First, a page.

I've been reading The Bill James Guide to Baseball Managers this week—it's $6 on Kindle after 15 years or so out of print—and because it's less about evaluating managers or players than observing them the refrain he returns to over and over, across 150 years of baseball history, is that great managers don't just have a type of player in mind—they have an understanding of those types that is nuanced enough to get the best performance possible out of them.
It's stronger before the front-office era, when managers were responsible for the scouting, composition, and discipline of their entire roster, but the book picks up a throughline that connects Connie Mack and John McGraw's comprehensive player development philosophies and contemporary managers' preference for certain kinds of players and bench structures.
Daniel Descalso has played most of his defensive innings over the last two years at shortstop. This year Daniel Descalso has taken 19 of his 50 plate appearances in high-leverage situations—17 with the game late and close, 14 as a pinch hitter. Yesterday he batted in the bottom of the 12th inning, as the final piece in a comprehensive double-switching regimen that made the Cardinals worse on offense and defense and allowed no single pitcher to go more than one inning.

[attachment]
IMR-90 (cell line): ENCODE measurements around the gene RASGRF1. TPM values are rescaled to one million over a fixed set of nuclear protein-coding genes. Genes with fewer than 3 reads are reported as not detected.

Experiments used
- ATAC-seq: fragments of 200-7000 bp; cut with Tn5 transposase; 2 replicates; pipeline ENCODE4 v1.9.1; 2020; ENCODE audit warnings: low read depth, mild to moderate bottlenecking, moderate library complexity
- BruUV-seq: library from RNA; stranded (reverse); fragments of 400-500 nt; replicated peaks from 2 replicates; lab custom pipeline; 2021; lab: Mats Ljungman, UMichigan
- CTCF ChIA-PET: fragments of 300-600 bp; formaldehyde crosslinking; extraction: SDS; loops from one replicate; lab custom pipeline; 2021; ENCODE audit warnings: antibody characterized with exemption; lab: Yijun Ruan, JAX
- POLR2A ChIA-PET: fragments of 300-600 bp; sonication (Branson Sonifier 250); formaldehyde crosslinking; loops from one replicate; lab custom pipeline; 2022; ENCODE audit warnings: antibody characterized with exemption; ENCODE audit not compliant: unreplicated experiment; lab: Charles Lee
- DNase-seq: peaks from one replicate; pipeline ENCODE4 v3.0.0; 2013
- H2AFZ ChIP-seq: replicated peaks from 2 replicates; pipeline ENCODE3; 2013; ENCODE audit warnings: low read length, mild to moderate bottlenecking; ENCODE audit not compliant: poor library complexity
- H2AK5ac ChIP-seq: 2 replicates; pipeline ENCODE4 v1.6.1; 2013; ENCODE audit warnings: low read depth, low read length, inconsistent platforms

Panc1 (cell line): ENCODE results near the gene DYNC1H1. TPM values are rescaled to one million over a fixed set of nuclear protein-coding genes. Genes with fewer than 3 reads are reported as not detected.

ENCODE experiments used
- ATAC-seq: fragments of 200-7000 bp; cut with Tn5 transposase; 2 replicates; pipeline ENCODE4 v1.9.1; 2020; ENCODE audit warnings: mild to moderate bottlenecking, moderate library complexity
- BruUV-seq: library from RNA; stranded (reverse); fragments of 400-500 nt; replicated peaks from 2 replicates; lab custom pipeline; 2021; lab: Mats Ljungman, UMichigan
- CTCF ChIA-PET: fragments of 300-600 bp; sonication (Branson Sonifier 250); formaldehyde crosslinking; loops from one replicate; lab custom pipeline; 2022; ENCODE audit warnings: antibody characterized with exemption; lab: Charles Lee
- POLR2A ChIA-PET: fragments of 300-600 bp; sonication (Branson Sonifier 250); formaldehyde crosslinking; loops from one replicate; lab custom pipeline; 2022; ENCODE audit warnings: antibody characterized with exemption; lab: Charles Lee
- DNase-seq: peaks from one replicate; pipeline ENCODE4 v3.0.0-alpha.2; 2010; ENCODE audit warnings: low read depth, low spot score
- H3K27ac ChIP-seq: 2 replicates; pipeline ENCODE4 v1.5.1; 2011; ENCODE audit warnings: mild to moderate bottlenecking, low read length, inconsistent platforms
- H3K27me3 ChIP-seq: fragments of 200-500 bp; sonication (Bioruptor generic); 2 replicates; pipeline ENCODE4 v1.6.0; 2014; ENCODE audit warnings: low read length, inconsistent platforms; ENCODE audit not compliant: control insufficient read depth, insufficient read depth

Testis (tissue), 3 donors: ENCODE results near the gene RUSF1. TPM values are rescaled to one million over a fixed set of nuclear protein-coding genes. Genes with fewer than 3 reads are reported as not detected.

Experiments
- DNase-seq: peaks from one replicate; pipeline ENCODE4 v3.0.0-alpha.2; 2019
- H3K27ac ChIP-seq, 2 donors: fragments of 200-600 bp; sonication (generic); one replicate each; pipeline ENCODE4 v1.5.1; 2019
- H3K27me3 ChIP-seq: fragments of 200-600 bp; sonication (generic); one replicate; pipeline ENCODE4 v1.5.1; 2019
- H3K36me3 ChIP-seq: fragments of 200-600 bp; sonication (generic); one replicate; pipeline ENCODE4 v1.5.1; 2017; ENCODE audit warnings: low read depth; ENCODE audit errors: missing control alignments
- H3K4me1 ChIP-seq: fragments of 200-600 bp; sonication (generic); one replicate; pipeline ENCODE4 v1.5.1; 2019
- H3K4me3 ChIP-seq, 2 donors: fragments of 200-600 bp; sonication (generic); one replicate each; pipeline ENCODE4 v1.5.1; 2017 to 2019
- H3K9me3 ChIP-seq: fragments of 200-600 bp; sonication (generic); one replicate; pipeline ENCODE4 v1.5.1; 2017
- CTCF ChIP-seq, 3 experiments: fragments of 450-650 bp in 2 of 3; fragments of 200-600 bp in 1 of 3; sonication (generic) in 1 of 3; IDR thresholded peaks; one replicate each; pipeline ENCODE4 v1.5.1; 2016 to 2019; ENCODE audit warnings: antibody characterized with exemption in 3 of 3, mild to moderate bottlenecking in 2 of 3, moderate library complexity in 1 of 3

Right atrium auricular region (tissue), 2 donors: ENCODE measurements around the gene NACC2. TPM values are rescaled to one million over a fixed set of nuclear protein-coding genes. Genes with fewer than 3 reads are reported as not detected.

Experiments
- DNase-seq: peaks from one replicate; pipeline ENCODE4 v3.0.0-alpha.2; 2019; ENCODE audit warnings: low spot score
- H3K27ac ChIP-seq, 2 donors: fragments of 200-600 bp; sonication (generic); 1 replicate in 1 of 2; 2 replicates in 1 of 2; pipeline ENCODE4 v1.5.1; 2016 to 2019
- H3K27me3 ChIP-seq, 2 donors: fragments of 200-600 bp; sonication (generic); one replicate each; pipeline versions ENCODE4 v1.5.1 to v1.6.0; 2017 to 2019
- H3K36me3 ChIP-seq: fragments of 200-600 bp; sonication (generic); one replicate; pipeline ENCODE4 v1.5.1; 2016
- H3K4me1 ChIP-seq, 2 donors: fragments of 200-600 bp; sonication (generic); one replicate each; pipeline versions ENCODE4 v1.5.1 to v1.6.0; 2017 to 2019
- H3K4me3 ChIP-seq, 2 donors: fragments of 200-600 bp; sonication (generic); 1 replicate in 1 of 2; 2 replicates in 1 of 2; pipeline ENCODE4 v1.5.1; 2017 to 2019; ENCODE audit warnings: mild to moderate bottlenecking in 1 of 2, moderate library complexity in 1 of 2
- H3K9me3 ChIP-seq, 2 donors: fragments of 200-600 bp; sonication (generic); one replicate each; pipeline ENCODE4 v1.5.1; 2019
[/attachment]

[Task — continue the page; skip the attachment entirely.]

I think sometimes it's too easy to look at the omnibus stats, WAR etc., and determine that Mike Matheny is foolish for keeping somebody like Daniel Descalso on the roster, but in this case it's too easy because defaulting to overall value is not hard enough on what Mike Matheny is doing.
Mike Matheny, like Tony La Russa, like Connie Mack, like Harry Wright, will have his guys. Every time he'll take a utility infielder who looks like he's working hard over a talented malingerer or an unproven rookie. That isn't the problem. The problem is that over and over this year he has set his guys up to fail.